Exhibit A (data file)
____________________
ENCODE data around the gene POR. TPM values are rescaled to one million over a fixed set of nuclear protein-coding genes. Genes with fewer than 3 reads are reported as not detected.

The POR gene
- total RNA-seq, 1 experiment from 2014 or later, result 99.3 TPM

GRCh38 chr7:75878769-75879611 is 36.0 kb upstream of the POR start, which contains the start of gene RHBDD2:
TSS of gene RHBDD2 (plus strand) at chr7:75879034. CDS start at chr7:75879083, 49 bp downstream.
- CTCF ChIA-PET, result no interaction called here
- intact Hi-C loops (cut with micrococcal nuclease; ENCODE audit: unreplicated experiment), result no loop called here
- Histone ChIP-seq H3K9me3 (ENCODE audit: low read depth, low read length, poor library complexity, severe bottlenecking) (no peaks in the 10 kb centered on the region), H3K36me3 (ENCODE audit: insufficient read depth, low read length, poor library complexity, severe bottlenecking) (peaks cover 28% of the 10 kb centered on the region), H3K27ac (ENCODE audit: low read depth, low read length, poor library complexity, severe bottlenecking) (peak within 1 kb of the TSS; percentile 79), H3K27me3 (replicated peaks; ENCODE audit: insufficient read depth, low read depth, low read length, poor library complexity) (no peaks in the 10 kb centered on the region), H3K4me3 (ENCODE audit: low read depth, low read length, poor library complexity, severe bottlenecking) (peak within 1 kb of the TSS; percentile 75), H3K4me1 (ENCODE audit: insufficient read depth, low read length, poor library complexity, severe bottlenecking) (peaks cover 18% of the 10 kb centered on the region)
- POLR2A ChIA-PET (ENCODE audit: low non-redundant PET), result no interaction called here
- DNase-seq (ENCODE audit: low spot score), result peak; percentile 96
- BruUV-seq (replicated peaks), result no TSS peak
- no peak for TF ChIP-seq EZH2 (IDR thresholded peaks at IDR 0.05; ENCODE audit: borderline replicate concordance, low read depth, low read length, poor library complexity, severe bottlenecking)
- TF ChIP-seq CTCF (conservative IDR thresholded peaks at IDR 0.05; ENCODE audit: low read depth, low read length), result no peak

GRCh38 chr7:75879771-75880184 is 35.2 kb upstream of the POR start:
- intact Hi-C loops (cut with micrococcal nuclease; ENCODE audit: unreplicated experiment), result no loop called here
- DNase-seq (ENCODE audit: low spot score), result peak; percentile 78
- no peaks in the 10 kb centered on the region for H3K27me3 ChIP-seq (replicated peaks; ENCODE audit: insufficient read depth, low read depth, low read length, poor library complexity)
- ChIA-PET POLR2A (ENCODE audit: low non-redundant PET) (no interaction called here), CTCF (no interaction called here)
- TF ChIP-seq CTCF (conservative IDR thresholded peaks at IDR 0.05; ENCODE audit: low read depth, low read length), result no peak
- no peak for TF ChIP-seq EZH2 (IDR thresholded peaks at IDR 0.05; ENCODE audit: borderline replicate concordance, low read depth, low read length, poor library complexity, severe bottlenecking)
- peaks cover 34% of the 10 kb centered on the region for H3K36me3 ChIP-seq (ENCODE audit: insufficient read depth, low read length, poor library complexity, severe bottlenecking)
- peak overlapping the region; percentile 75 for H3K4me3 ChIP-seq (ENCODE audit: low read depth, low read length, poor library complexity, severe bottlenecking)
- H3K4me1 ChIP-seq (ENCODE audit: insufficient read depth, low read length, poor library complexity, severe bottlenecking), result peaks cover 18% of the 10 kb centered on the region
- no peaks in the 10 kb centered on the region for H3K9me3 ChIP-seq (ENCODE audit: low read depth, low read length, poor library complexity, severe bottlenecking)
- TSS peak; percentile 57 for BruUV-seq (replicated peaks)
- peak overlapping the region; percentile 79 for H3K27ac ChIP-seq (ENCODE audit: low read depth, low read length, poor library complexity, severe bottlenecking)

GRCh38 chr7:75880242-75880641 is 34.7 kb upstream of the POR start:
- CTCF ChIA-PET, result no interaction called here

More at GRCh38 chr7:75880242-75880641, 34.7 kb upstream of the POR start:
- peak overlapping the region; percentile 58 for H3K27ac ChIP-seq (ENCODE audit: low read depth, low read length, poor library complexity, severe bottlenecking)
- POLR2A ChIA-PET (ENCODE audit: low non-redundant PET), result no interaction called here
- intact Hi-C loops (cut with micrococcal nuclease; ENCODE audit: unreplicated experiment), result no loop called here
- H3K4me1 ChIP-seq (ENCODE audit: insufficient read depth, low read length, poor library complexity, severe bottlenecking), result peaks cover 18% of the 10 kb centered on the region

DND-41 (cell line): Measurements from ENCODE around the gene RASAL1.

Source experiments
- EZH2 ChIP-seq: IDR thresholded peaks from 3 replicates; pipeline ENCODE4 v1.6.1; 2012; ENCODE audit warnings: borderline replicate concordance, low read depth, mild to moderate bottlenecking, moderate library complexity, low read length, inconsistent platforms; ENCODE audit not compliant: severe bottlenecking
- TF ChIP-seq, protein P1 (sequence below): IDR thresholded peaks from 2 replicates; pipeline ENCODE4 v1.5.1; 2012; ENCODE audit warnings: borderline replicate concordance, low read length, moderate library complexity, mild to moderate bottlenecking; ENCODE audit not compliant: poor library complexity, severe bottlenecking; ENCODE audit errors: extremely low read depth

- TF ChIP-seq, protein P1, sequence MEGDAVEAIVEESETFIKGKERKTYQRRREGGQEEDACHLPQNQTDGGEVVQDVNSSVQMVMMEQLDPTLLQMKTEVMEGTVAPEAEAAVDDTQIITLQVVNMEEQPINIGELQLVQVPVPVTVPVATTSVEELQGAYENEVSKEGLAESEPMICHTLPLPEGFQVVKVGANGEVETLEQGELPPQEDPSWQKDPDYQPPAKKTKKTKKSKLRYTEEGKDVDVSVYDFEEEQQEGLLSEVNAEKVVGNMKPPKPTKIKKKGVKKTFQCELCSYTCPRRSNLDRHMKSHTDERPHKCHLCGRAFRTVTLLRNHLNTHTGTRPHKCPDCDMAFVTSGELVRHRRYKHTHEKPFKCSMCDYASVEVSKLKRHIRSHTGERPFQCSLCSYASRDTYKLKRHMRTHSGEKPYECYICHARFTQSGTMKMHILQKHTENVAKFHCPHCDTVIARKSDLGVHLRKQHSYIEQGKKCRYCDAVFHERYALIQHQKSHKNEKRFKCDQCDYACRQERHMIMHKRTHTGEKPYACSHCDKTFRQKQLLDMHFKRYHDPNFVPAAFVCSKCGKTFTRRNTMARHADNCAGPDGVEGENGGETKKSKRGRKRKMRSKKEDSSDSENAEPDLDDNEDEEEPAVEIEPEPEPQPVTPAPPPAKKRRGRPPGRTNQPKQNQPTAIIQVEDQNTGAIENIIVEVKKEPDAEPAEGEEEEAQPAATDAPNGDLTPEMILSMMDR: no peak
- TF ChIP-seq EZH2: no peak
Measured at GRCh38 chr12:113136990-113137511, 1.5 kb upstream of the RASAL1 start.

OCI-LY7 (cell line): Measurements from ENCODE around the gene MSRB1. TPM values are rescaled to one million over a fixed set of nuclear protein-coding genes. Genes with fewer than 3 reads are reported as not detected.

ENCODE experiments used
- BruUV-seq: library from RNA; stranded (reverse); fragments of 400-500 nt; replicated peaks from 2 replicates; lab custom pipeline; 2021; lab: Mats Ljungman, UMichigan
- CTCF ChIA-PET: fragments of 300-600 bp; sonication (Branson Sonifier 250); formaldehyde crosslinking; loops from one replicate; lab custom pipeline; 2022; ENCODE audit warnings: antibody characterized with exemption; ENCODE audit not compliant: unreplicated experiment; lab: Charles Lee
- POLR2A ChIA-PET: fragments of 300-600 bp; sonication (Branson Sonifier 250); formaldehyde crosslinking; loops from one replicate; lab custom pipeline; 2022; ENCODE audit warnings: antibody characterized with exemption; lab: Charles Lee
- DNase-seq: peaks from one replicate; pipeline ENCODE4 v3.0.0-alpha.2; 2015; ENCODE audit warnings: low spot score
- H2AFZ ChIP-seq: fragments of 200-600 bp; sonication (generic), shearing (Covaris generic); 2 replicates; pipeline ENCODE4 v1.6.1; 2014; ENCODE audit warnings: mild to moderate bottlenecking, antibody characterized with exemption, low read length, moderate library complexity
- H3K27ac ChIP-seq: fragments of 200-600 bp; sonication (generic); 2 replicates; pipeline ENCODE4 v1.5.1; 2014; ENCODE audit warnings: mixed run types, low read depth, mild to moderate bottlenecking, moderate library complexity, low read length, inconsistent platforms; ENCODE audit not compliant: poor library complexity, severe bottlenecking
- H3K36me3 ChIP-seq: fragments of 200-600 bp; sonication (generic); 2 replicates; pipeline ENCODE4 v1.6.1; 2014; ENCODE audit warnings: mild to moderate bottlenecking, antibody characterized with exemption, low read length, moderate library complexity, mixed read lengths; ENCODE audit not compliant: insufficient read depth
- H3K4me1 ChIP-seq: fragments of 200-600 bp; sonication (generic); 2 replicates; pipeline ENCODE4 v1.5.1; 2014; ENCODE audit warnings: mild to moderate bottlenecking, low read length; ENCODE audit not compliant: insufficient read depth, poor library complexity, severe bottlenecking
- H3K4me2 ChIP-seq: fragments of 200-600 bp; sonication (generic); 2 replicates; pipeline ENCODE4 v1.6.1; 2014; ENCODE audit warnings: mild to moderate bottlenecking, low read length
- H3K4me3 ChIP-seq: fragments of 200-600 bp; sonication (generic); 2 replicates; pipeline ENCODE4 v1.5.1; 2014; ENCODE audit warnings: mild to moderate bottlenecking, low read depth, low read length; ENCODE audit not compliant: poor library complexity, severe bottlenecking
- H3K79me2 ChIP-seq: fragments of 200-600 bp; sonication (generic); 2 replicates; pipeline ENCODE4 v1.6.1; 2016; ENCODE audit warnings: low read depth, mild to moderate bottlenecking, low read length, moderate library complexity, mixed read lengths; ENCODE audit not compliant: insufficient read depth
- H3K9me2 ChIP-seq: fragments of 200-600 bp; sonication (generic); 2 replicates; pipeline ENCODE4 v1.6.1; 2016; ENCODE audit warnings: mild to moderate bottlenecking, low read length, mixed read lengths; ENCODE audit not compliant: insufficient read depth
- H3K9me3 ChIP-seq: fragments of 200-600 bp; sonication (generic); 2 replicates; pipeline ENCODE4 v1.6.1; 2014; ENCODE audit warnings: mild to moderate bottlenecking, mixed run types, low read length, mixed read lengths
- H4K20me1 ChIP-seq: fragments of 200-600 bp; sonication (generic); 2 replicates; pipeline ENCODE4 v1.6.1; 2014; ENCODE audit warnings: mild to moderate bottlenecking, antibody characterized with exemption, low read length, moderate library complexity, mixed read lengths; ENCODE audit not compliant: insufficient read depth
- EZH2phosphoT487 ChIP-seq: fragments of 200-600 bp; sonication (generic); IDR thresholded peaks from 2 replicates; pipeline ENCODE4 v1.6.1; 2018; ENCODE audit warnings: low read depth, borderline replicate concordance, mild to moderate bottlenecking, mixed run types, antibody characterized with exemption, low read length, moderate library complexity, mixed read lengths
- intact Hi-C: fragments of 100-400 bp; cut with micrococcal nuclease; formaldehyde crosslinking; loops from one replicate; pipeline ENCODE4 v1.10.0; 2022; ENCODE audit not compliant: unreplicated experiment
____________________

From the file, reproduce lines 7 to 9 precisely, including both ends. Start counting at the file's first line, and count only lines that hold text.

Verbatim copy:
- intact Hi-C loops (cut with micrococcal nuclease; ENCODE audit: unreplicated experiment), result no loop called here
- Histone ChIP-seq H3K9me3 (ENCODE audit: low read depth, low read length, poor library complexity, severe bottlenecking) (no peaks in the 10 kb centered on the region), H3K36me3 (ENCODE audit: insufficient read depth, low read length, poor library complexity, severe bottlenecking) (peaks cover 28% of the 10 kb centered on the region), H3K27ac (ENCODE audit: low read depth, low read length, poor library complexity, severe bottlenecking) (peak within 1 kb of the TSS; percentile 79), H3K27me3 (replicated peaks; ENCODE audit: insufficient read depth, low read depth, low read length, poor library complexity) (no peaks in the 10 kb centered on the region), H3K4me3 (ENCODE audit: low read depth, low read length, poor library complexity, severe bottlenecking) (peak within 1 kb of the TSS; percentile 75), H3K4me1 (ENCODE audit: insufficient read depth, low read length, poor library complexity, severe bottlenecking) (peaks cover 18% of the 10 kb centered on the region)
- POLR2A ChIA-PET (ENCODE audit: low non-redundant PET), result no interaction called here